Kitchener Stitch

Original yarn choice with magazine.

This little project started with a car repair. I needed something to entertain me while I waited for the repair to be completed, so I picked up the Fall 2012 Creative Knitting Magazine, NO-SEW CIRCULAR & SEAMLESS KNITS magazine.  Inside I found a button-up shurg that I decided to make. 

It had been a while since I knitted something to wear so I wanted a simple project I could make with yarn I had on hand. As it turned out the two partial skeins I had on hand were not the same dye lot and did not match, although I did not realized that when I got started. See two previous posts. So I purchased yarn to make this project and started over.

Second attempt, this time with new yarn.

I really like the yarn and the color and it is an easy project that knits fast. I have both sections complete to the point where I need to put them together. I read the instructions, sounds simple enough, use a darning needle, weaving the yarn knit wise and purl wise through the loops on both needles. It seemed like it would be kind of a centralized cast off process as the two pieces are woven/sewed/attached together.  

Ready to finish sections of the shrug.

What I did not realize is now I have no way to make sure the stitches are the right size. The first try was too loose and very sloppy, then the second try somehow I pulled several unfinished stitches off of the needle before I meant to and had to recreate a few stitches that I managed to unravel. I wonder if it would not be easier to just use three needles, making the knit/purl wise loops between the two pieces through the loops and around a double pointed needle. I would have the needle as a guage to keep the tension and loop size even.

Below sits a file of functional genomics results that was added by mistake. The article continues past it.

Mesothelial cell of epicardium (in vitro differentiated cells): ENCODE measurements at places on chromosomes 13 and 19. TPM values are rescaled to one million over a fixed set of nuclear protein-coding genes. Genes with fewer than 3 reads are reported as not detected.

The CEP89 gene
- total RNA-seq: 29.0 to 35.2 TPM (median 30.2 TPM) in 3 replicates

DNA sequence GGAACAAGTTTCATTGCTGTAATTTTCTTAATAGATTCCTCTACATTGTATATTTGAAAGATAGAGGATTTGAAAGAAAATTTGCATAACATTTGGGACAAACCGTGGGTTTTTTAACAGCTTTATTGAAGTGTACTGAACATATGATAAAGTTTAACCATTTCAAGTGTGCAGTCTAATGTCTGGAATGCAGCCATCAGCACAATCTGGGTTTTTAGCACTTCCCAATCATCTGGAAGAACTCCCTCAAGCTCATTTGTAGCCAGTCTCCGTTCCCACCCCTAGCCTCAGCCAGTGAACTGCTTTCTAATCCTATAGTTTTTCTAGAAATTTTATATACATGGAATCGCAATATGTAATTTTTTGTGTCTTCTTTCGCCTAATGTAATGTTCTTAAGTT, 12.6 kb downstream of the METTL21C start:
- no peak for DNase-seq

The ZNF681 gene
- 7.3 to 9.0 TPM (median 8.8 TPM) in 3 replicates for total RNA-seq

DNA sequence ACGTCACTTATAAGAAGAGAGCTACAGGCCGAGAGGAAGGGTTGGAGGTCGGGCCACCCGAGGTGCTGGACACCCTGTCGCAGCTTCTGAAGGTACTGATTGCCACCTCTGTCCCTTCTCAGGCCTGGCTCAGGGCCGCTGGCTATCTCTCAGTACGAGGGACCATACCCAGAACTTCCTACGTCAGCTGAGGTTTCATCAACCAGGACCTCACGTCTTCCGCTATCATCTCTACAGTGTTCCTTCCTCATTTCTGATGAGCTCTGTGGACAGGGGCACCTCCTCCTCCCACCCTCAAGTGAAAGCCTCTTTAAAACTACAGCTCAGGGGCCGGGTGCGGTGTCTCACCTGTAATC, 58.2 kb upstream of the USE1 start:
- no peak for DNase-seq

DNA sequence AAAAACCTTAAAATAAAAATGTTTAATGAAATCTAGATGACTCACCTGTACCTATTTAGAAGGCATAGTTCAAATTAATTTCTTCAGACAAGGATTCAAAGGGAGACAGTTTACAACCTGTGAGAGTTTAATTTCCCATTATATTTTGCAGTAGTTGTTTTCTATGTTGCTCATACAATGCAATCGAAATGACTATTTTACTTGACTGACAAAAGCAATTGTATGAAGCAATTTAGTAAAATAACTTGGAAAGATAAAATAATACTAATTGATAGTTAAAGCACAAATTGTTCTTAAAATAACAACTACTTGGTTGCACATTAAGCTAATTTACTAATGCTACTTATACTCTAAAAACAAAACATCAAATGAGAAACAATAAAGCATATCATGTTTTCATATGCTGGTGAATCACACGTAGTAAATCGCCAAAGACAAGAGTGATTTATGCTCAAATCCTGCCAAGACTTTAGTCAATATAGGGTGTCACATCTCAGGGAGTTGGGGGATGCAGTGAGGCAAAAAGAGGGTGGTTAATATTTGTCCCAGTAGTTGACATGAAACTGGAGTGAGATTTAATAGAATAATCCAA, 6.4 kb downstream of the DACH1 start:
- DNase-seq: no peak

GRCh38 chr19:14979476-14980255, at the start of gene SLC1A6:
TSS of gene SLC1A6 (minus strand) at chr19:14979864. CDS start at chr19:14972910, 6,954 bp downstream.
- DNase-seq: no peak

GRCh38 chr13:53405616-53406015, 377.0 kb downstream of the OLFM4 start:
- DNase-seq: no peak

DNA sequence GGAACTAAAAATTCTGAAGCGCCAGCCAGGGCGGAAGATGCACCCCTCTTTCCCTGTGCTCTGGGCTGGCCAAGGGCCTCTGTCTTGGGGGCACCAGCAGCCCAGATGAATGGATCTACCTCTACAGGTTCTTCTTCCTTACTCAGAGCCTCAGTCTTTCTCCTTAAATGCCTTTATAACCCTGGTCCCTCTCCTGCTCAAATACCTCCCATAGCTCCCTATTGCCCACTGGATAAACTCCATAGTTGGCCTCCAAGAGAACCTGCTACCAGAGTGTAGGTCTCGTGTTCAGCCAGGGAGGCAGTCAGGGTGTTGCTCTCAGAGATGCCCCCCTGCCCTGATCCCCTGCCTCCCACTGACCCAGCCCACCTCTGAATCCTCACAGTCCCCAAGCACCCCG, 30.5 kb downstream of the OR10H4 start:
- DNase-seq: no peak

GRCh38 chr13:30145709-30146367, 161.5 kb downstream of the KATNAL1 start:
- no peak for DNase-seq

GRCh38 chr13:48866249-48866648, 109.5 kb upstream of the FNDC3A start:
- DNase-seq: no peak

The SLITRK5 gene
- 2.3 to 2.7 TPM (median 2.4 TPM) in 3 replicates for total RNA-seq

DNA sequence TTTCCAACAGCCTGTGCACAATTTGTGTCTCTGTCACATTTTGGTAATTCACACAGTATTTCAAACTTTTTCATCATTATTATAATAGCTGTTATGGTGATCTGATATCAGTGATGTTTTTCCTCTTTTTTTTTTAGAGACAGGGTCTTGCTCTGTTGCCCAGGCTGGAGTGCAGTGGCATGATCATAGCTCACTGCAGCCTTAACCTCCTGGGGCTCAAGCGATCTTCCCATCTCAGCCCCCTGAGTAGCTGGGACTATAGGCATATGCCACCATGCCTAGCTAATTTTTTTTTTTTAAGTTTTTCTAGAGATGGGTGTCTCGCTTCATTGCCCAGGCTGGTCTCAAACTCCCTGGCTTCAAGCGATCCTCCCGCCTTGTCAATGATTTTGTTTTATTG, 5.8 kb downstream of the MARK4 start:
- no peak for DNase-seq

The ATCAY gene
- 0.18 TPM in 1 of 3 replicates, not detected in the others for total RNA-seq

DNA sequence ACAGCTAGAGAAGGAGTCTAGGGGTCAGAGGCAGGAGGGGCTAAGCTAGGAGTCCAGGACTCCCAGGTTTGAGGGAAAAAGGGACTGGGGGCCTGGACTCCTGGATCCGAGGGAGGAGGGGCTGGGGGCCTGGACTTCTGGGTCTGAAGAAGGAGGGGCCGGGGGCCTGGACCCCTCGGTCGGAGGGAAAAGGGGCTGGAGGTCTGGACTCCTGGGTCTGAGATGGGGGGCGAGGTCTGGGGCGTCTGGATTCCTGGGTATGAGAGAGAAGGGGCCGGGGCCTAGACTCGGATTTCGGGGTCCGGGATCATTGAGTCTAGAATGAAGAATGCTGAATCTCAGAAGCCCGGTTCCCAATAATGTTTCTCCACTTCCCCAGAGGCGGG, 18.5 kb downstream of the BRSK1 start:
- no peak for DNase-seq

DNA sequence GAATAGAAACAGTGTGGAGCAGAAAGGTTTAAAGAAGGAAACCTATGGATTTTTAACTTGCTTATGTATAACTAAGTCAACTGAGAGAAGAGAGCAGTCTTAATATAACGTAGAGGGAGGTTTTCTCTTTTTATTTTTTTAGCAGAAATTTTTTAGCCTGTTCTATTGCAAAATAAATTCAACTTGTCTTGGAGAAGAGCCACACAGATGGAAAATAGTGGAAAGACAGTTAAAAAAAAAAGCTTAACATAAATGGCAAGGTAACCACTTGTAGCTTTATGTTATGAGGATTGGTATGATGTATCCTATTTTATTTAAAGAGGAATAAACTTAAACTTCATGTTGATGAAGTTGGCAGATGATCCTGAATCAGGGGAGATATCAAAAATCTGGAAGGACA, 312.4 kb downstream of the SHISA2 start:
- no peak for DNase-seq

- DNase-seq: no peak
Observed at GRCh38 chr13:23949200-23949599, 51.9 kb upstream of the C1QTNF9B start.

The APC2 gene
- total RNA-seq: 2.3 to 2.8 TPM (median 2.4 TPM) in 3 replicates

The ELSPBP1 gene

I found out that this Kitchener stitch is considered to be an "Expert" level stitch and is usually used at the toes on socks, so maybe over a dozen stitches. This shrug has 88 stitches across on each side. The skill level for this project is listed in the magazine as easy. Up to this point it has been, but now not only is this final step an expert level skill, it also feels like sewing and it is included in a NO SEW edition.  I am confident to be able to do advanced level stitches, so getting practice at an expert level may be the best way to learn a new skill. What better place to have it too, at the very end. Hope I can master this soon so I can wear my new shrug.

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